The ACLU of Indiana has filed a lawsuit against the members of the Indiana State Board of Law Examiners, alleging the state's bar examination application violates the Americans with Disabilities Act.
The suit, filed Tuesday in the U.S. District Court, Southern District of Indiana, Indianapolis Division, claims the application discriminates against some applicants because of perceived mental impairments by asking intrusive questions about an applicant's mental health, including whether or not he or she has been diagnosed with any mental, emotional, or nervous disorders.
If an applicant answers yes, they are required to complete another form with detailed information. It is then reviewed by State Board of Law Examiners members who determine whether further information or medical records are needed to assess the person's fitness to practice law in Indiana.
This is an issue that has been raised in three or four other states either in bar or medical licensing applications, said ACLU of Indiana Legal Director Ken Falk. He said the states' Supreme courts found ADA violations.
According to the application, the information is treated confidentially and the purpose is to determine fitness of the applicant to practice law. It also states the fact of treatment for mental health problems or addictions isn't in itself a basis for denying an applicant admission to the bar.
The suit was filed on behalf of Porter County resident Jane Doe, and others similarly situated. Doe is a member of the Illinois bar and an Indiana law school graduate who in order to practice here must take the bar exam. She has been diagnosed with an anxiety disorder and post-traumatic stress disorder and receives counseling. Doe hasn't seen any impairment in her ability to function in law school and since graduation because of her disorders. She applied for the bar in the fall of 2008. She answered the questions regarding her mental health status truthfully, upon which the members of the State Board determined she had to contact the Judges and Lawyers Assistance Program for a thorough review of her mental heath records and an evaluation. She then withdrew her application.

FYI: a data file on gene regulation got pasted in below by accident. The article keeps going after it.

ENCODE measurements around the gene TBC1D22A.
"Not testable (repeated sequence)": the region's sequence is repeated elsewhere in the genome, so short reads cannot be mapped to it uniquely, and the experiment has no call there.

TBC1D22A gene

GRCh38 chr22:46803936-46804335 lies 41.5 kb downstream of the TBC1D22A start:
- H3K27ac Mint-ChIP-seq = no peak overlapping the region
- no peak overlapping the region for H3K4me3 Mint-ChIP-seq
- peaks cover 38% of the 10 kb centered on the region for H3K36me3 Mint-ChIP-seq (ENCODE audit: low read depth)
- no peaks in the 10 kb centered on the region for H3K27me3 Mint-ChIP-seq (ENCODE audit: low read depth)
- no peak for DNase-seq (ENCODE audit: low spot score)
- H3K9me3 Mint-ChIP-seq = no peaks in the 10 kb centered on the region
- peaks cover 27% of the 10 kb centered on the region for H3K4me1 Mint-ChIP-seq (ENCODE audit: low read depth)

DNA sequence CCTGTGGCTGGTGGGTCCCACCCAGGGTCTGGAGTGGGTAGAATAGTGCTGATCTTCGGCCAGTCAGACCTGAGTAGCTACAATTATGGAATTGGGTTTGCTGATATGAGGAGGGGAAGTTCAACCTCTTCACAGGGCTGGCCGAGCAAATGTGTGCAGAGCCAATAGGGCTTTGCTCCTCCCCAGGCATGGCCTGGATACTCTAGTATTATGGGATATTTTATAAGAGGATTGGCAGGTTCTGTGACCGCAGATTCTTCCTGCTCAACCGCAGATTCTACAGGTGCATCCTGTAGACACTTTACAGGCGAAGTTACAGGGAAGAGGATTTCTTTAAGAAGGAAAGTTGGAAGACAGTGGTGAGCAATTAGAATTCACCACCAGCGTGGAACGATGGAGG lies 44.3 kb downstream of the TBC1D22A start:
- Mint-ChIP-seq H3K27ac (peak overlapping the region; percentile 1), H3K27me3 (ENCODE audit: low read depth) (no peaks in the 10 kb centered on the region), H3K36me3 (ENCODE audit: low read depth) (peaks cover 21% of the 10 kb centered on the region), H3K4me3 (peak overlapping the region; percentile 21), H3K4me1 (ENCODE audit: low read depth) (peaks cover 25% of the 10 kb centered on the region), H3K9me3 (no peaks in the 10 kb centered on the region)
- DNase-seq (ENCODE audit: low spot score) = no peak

The suit argues Doe and others who have been diagnosed with various disorders are subjected to unnecessary and intrusive inquires into their mental health histories and have additional burdens imposed upon them. Doe wants to apply again in February 2010 but doesn't want to have to produce her medical records and be interviewed by JLAP.
The suit, Jane Doe, on her own behalf and on behalf of a class of those similarly situated v. The Individual Members of the Indiana State Board of Law Examiners, in their official capacities, No. 1:09-CV-0842, seeks class action status and asks the court to enter a declaratory judgment that the board violated the ADA. It also asks the court enter a preliminary injunction to prevent the defendants from asking the class any questions solely concerning past or present mental health diagnoses or treatment, and from preventing the board from discriminating against the plaintiffs because of those diagnoses.
Falk wasn't sure how long the mental health questions had been included in the application, but he said it had just been redone and the questions were kept in the revision.
Both the State Board of Examiners and Attorney General said they couldn't comment on the pending litigation.